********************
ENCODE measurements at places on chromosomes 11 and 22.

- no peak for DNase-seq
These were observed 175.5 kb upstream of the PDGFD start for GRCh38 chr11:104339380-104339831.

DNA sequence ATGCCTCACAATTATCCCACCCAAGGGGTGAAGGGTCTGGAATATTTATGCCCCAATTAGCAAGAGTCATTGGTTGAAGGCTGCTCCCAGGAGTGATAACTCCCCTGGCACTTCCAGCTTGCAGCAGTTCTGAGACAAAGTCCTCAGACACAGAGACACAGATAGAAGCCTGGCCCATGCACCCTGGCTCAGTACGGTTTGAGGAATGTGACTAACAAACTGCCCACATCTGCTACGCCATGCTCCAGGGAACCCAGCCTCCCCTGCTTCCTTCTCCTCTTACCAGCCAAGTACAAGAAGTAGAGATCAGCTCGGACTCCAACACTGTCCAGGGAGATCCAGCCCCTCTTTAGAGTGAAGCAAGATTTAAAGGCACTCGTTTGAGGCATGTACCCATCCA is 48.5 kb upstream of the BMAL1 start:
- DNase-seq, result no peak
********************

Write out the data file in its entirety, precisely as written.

ENCODE measurements at places on chromosomes 11 and 22.

- no peak for DNase-seq
These were observed 175.5 kb upstream of the PDGFD start for GRCh38 chr11:104339380-104339831.

DNA sequence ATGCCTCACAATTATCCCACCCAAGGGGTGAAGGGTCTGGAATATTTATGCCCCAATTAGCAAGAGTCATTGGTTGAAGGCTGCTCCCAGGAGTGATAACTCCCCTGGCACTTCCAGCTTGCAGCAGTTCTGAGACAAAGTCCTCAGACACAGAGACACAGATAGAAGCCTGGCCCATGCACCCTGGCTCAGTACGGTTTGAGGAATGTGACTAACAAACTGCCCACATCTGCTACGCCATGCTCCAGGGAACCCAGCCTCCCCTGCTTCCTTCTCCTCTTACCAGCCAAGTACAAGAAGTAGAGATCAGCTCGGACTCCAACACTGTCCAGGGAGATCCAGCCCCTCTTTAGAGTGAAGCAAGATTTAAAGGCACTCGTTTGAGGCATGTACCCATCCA is 48.5 kb upstream of the BMAL1 start:
- DNase-seq, result no peak